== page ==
We should consider that the market of parents who believe in corporal punishment, and would be interested in buying such a book and practicing its principles, are also likely be a subset of parents who struggle with empathy for their children’s feelings and experiences. Although the Pearls clearly state that one should not “switch” (spank /beat) in anger, this subset of parents are exactly who would be most vulnerable to react in anger if their child is not obedient / passive / quiet enough for them. The influence of the book is only strengthened by frequent references to religious callings. So we have one side with power, and another with vulnerability.

I am glad that our country increasingly rejects racial and religious hatred (although we have some way to go, I admit); that we educate our children about equality and diversity in a way that our parents didn’t. We are changing because we have been able to recognise that our beliefs were wrong, hurtful, and yes, even abusive. Our culture is still changing through education. However, it is also supported through the establishment of strict boundaries about what is acceptable and lawful / unlawful behaviour, because there will always be a subgroup for whom education holds little value. For our children, I am glad that we have this power.

What I want for our children, our children’s children, and beyond, is to see a change in our culture so that we come to acknowledge that smacking our children creates in them feelings of shame, betrayal, and bewilderment that someone they love could hurt them – just the same feelings an adult would experience if they were beaten by someone they loved and looked to for protection. I want us to celebrate that children have the same right to protection and nurturance as we seek for ourselves. I also want to reinforce the weighty responsibility we have in society to recognise that how our children are raised has significant and wide-ranging impact on their ongoing health, development, and integration.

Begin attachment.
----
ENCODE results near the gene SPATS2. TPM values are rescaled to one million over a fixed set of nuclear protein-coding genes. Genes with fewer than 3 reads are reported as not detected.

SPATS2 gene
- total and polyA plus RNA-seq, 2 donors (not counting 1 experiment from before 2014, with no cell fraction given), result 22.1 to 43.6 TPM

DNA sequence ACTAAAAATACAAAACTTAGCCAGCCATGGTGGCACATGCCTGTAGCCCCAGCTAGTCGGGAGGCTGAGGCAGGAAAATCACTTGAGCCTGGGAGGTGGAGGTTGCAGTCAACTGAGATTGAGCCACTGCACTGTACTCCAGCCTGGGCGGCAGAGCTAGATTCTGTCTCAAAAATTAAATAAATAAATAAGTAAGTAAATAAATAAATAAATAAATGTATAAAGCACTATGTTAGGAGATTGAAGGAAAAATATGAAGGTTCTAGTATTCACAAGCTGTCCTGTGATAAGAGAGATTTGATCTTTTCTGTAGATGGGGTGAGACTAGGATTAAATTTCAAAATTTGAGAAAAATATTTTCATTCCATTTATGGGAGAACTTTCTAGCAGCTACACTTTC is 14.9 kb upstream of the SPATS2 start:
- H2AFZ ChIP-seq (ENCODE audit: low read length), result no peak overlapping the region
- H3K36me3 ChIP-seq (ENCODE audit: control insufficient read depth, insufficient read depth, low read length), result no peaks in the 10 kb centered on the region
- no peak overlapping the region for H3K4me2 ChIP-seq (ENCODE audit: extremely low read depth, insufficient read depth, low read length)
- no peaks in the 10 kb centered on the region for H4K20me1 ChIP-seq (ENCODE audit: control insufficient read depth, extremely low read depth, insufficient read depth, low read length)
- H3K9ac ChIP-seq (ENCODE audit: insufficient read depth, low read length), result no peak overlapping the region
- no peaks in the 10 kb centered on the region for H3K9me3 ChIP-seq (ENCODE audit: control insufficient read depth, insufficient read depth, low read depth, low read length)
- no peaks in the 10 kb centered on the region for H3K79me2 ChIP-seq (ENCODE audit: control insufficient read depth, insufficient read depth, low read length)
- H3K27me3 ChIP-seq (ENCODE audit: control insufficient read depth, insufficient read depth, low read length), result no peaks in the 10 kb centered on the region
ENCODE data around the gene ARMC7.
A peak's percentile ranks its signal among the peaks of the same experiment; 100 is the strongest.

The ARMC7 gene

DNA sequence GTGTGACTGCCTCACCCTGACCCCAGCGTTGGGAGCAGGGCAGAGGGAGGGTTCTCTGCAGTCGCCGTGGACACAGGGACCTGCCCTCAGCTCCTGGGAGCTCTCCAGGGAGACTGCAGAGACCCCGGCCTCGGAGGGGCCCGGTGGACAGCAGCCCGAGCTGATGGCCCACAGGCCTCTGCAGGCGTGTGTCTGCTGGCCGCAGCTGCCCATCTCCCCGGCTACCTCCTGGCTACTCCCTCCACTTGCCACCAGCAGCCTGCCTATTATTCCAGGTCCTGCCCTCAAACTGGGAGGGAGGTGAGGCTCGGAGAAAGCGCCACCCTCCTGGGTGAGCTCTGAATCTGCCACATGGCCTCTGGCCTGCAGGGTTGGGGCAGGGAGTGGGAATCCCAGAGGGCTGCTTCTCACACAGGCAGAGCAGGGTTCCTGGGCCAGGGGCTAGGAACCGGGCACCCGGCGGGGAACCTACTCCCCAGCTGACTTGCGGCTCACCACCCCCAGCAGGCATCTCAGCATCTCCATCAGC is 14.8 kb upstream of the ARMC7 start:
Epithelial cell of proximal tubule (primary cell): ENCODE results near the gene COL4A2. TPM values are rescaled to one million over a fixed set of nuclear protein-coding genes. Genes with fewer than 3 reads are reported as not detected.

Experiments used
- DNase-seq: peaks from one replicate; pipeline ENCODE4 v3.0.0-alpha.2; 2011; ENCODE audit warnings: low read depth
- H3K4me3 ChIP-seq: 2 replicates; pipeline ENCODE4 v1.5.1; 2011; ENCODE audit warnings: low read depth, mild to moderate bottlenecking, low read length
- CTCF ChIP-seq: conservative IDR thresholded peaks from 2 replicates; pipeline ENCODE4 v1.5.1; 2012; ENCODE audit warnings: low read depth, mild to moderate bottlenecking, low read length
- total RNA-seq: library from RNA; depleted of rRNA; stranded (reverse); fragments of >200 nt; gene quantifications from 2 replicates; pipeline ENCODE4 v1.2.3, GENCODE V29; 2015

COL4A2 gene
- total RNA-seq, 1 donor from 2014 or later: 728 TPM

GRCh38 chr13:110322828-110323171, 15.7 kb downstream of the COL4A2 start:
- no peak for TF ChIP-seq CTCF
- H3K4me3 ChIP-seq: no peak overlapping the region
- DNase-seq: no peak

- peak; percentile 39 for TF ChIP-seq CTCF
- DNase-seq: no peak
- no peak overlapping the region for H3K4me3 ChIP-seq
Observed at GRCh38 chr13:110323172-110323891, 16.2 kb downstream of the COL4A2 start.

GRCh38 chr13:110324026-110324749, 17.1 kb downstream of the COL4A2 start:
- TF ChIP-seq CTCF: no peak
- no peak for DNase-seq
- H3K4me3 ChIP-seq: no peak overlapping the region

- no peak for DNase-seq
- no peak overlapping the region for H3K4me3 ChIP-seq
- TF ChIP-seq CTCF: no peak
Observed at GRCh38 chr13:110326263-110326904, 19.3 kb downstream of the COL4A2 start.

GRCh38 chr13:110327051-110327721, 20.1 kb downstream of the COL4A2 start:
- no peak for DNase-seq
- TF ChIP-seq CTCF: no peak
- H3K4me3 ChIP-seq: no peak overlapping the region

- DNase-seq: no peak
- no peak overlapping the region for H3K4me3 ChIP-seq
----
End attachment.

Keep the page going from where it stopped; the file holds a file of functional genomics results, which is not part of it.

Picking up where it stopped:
So, would I call to have a book removed that advocates smacking of children?; a book that has influenced the parenting of over 670,000 parents already; a book that influenced the parenting of parents who went on to kill the child they were supposed to protect; a book that uses religion to justify it’s teaching and strengthen its influence? Damn right I would. I would do it for my children, for your children, and for all the children yet to be born, whom we might still raise in a culture where children have the same value as adults, and can trust in the same protection.

I would also like to thank and direct you to @ADadcalledSpenc and @poshboyblue and @SayingGoodbyeUK for bringing this issue to the attention of twitter!

* My post was eventually published by Sally in the early hours of this morning She told me that it somehow found its way to her ‘spam’ box. There are several ironies that I could draw on this, whilst discussing censorship, but I’ll leave you to create your own!